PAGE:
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Syrian Conflict Taking Toll on Journalists

The Broadcasting Board of Governors, which protects the
independence of the U.S. government's international broadcasts, including Middle
East Broadcasting Networks (MBN), has called for the release of a pair of
journalists working for the U.S.-backed Alhurra TV, correspondent Bashar Fahmi
and cameraman Cuneyt Unal. Both are in Syria, currently the most dangerous
place for journalists on the planet, according to the committee that tries to
protect them.

That BBG call came after a Syrian government TV channel
broadcast a brief statement from Unal identifying himself as a militant. The
Turkish foreign minister (Unal is Turkish) has said that he was simply reading
a statement that had been dictated to him.

"This video is deeply disturbing and underscores the
perilous situation for these journalists," said MBN chairman Michael Meehan, a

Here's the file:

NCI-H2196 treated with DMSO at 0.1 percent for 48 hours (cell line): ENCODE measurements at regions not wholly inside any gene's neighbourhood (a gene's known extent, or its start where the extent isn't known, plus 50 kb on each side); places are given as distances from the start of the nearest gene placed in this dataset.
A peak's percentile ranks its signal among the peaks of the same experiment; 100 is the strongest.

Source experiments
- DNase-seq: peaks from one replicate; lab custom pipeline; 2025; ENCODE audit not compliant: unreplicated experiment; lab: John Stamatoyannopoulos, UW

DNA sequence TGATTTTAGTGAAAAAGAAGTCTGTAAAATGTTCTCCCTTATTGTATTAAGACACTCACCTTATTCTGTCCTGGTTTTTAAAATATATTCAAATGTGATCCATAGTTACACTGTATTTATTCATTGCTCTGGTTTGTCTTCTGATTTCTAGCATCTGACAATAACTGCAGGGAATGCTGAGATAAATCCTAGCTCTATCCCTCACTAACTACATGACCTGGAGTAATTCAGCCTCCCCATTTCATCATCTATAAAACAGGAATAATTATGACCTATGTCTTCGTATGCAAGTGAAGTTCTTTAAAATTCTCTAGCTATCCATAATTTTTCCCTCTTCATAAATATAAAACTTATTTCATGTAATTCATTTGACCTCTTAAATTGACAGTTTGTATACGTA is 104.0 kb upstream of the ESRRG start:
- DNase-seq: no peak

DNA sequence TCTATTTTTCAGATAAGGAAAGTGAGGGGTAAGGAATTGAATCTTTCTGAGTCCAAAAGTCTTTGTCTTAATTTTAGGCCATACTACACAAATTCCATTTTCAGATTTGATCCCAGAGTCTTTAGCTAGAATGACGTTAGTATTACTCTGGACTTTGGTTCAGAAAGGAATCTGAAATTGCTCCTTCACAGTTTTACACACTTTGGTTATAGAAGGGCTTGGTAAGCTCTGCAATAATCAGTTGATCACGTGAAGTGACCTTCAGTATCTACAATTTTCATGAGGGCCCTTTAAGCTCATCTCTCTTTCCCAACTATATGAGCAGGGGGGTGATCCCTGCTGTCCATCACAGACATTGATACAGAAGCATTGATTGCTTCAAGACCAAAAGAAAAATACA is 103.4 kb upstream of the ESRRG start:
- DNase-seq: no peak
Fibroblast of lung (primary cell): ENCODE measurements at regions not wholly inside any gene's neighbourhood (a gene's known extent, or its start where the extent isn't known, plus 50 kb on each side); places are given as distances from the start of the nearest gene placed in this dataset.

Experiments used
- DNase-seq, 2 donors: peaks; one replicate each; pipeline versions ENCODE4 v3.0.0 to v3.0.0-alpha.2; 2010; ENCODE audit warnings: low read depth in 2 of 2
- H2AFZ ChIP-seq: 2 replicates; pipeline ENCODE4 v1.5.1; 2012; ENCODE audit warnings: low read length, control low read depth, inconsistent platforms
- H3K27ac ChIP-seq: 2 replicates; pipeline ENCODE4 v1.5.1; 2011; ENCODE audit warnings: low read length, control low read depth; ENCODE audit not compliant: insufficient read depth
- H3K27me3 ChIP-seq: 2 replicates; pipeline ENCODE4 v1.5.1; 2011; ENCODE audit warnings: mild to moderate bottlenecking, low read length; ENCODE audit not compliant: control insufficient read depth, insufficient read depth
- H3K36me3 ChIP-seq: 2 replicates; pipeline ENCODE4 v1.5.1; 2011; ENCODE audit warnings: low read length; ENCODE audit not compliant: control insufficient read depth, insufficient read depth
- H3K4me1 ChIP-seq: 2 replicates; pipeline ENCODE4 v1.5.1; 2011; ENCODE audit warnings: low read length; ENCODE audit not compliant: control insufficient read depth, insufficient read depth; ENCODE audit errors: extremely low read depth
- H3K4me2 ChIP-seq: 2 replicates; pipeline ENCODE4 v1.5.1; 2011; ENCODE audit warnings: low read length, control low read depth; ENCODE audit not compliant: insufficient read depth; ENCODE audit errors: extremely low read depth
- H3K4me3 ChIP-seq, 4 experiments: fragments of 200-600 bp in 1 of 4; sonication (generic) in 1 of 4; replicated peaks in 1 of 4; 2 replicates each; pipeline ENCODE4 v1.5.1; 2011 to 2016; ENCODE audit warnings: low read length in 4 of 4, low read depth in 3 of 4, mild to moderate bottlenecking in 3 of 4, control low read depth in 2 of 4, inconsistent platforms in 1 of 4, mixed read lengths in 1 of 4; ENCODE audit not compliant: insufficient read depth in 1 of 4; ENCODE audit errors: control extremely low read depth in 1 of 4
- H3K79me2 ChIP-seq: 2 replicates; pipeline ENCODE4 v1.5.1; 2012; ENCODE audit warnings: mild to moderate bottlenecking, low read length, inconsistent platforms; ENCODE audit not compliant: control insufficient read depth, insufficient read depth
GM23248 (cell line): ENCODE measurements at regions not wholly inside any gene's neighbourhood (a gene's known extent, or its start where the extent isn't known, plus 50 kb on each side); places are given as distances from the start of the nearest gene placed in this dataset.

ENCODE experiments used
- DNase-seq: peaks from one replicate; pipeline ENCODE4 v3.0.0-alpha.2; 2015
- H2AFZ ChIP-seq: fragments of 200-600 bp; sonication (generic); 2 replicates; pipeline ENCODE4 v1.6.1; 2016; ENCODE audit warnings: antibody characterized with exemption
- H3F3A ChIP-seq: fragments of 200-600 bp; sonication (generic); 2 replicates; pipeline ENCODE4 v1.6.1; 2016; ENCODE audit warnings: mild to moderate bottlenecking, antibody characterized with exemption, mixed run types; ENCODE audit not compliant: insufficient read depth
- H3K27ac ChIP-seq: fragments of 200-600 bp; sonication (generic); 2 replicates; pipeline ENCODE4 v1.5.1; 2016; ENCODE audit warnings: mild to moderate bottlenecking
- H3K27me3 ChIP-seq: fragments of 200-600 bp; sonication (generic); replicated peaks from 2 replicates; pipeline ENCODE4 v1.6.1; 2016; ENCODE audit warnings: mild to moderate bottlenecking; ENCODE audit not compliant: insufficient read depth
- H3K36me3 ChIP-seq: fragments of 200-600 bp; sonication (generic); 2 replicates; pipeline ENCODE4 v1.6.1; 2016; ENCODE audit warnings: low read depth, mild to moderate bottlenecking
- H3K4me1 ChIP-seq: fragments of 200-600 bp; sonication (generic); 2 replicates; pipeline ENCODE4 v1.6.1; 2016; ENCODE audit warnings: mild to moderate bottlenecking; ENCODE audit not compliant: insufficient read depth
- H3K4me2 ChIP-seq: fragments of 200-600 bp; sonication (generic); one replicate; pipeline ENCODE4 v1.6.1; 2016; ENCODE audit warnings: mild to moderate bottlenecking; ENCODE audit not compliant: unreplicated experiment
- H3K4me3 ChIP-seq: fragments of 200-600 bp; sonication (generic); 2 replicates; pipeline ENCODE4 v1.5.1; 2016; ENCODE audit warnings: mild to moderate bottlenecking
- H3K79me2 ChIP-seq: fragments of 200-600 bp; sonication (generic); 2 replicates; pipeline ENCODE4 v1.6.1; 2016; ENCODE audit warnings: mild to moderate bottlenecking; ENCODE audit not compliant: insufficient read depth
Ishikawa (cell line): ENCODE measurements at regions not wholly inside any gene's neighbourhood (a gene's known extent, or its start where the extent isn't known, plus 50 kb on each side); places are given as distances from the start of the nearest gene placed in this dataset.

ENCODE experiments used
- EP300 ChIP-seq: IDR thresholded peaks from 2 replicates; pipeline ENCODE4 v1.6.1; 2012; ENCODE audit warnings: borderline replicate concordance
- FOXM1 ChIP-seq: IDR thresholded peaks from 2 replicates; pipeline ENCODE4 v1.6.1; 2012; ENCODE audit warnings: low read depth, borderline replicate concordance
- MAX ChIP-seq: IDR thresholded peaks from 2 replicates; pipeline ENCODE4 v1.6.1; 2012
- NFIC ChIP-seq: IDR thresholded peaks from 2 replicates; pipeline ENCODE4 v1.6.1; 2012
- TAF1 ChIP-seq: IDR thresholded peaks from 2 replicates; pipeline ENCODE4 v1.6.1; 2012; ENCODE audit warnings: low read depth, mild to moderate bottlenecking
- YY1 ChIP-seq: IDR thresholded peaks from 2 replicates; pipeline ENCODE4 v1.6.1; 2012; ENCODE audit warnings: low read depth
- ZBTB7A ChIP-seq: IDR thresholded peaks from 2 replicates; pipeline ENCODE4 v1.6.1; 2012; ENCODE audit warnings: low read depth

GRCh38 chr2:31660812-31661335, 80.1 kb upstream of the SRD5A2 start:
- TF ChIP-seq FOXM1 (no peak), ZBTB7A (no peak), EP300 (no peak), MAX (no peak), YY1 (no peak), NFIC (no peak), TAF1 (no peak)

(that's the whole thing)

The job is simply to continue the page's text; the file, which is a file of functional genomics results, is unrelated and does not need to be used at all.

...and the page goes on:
member of the BBG board, in a statement. "We call for their immediate
release, and we urge the Syrian government to take action to ensure their

The pair has been missing since Aug. 20.

A Japanese reporter, Mika Yamamoto, was killed in the
Northern Syrian city of Aleppo last week, according to various reports,
including from the Committee to Protect Journalists (CPJ). Fahmi and Unal were
in the same city. According to ABC News, Fahmi's wife said last week they were
still alive and being held by the forces of President Bashar al-Assad. 

Elsewhere, concerns were mounting over missing freelance
American journalist Austin Tice, who had filed on the Syrian conflict for a
number of news outlets, including The
Washington Post
, CBS and Al-Jazeera English, according to the CPJ. Tice has
been unaccounted for since mid-month and The
Washington Post has blogged a Tice Facebook
from last month explaining why he would risk his life to
tell the story.

"We are concerned that family and editors have lost
contact with Austin Tice, a journalist who has been reporting on events in
Syria for some of the leading international media outlets," said CPJ executive
director Joel Simon in a statement Friday.

According to CPJ, at least 19 journalists have been killed
covering the Syrian conflict since November, which CPJ says now makes it the
most dangerous place in the world for journalists.